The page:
Until We Reach Equality, We Won’t End “Chore Wars”

[Co-written with Helen Mederer]

The latest cover story from Time magazine, “Chore Wars,” purports to “lay to rest” the notion of working women’s second shift, instructing them to “move on” from their feelings of inequity. The implication–a familiar one–is that wives should stop complaining and be more appreciative of their husbands.

The article mainly focuses on quantitative measures of visible work. But summing up the numbers of hours worked both for pay and at home, then comparing women’s totals to men’s, is just too simplistic (never mind the heteronormativity). The research it cites, from the Department of Labor Statistics’ American Time Use Survey, shows women with children under the age of 6 who work full-time outside the home putting in a weekly work average of 73 hours, while full-time men workers average 68 hours (no matter whether their wives work outside the home or not). In other words, not as huge a discrepancy as most assume. These same calculations show that women who work part-time put in 66 hours total, while women working only at home put in 58.

The article rightly defines the unpaid work of housework and caregiving as real work, which is a step in the right direction. But it doesn’t consider the disparate cultural value attached to each type of work. Research shows that women continue to do more low-valued housework and caregiving than do men, which cuts into the time they might spend in more highly valued paid work. Although both are germane to social sustainability, paid work confers more social and economic power. A high earner partnered with someone whose work is primarily unpaid usually has the power edge in the relationship.

As the article mentions (but fails to fully explore), women also tend to experience a lack of down time, due to more than simply the work-hours gap. There is the issue of leisure quality (is your time protected, or subject to domestic interruptions?) as well as the frequent role of women as the manager of the household. Because mainstream culture holds women and men differently accountable for family work, men tend to be order-followers rather than household organizers, and thus can relax as long as they have accomplished their chores; the buck doesn’t stop at them. Making sure work in the home is done effectively and keeping track of household and family needs is more often a woman’s responsibility.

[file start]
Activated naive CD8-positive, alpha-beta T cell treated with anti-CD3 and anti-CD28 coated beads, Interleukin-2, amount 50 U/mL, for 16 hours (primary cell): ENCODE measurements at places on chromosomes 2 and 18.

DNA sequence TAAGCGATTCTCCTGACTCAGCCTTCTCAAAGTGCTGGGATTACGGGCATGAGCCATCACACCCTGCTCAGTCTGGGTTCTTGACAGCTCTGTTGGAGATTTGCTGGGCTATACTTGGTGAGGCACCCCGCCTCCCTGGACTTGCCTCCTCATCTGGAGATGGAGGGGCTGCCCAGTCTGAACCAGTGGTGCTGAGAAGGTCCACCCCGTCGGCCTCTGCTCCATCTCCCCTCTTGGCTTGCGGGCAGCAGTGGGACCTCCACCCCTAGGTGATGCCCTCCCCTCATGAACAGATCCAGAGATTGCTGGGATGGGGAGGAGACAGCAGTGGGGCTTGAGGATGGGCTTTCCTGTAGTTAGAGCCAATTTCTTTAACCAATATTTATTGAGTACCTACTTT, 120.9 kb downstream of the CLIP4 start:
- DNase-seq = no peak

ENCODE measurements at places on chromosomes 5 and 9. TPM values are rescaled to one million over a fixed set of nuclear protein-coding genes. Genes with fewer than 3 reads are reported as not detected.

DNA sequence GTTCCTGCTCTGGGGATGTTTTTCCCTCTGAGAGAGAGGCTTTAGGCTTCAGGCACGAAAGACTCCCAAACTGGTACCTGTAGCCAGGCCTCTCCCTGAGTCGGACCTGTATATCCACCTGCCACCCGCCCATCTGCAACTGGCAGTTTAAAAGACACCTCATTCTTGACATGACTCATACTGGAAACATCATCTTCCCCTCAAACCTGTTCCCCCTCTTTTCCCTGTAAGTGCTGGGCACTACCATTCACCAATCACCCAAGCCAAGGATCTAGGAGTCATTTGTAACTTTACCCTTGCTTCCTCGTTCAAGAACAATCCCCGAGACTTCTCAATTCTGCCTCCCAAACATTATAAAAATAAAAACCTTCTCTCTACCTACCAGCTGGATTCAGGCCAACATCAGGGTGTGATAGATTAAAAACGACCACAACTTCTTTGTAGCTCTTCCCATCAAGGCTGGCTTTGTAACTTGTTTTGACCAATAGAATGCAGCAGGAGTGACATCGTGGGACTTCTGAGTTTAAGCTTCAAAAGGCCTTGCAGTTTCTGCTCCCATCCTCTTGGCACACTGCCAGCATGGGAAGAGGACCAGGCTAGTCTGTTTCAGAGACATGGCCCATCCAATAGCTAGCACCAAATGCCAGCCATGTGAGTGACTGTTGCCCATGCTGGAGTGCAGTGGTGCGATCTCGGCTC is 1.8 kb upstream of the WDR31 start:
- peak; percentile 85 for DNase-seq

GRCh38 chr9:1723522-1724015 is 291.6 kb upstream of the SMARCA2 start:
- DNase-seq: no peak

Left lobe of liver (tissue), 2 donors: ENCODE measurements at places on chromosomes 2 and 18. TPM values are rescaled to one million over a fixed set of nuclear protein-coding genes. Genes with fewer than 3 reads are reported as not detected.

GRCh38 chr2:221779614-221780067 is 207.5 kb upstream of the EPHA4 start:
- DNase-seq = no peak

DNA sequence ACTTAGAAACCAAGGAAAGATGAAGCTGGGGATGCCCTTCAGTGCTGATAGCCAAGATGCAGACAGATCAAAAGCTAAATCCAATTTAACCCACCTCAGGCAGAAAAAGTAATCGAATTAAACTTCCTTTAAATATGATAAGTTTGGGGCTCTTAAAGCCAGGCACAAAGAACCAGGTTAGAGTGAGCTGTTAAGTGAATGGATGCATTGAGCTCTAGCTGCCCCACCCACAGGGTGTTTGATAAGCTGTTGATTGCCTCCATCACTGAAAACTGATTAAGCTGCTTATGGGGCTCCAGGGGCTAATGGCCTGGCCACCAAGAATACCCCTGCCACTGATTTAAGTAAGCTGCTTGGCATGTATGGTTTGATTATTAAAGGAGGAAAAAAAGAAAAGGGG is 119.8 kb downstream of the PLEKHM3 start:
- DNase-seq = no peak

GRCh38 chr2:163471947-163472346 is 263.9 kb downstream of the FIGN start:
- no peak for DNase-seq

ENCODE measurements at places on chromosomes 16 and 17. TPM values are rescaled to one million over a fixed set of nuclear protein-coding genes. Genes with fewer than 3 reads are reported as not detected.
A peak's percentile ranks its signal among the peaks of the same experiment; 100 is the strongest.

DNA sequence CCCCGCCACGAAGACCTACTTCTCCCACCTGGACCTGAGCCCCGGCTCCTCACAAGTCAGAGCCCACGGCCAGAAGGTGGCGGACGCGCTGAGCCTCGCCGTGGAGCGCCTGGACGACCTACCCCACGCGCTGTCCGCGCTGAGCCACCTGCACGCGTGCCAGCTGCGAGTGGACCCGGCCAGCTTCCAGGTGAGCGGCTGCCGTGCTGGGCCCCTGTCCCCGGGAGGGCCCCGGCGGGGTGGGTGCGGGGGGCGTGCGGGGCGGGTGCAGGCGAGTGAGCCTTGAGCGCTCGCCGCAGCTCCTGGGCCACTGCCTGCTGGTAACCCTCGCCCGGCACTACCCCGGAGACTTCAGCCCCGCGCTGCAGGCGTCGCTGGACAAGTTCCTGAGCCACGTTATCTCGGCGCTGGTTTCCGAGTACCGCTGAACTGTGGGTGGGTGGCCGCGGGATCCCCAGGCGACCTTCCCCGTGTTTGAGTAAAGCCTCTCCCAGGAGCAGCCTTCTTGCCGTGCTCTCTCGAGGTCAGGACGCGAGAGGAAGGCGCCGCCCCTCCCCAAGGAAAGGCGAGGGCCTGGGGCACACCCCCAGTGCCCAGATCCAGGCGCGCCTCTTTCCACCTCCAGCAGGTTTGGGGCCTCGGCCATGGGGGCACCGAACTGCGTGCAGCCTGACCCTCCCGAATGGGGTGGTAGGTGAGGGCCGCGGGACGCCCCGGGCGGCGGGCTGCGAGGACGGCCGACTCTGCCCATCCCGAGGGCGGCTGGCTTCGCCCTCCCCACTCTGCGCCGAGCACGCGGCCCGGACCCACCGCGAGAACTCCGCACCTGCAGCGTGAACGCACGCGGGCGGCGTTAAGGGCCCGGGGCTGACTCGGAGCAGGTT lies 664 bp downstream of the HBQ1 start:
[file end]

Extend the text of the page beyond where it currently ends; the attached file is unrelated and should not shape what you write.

This invisible part of household management is not easily measurable.  The article itself reveals this reality by using the language of husbands “chipping in at home.” Notice that we never read about wives “chipping in” at home, or question whether working fathers can “have it all.”

The article also briefly acknowledges the cultural expectation by both employers and society that men should work outside the home as if they have no family responsibilities. But the writer fails to show how this “ideal worker norm” justifies–and traps–men into doing less family work while women do more.

The Time article’s author, Ruth Davis Konigsberg, seems to find her own solution at the end of the piece: work longer hours at the office, forcing her husband to share more of the burdens of home. But do we want to help women achieve gender equality by allowing them to become “ideal” workers  in the economy, like men?  That strategy will never work, because it is incomplete.

First, those ideal workers either have a wife for feeding, clothing and caregiving, or they hire others–often disadvantaged women–to do those services (sometimes referred to as “shadow mothers“). Konigsburg mentions employing a babysitter to cover for the longer hours she spends at the office. American feminism must not be about climbing the corporate ladder on the backs of “help” like that.

Second, we need to redefine the ideal worker–through cultural and corporate change–to encourage more family participation from men. U.S. families are very work-friendly, but work is not very family-friendly.

Fortunately, we are gaining some ground. In the workplace, Joan Williams and the Work-Life Law Center are winning victories for workers with family responsibilities; in the home, resources such as EquallySharedParenting.com help couples realize equality in their own lives.

Some day, all employers will recognize and expect that workers, regardless of gender, should be productive in both work and family life. Until then, men and women–even those not heterosexually partnered–will continue to experience inequities that result from privileging the work of the economic institution over the equally important work of the family institution.

Photo from Flickr user Evil Erin under Creative Commons 2.0.


Assistant professor in social sciences at Johnson & Wales University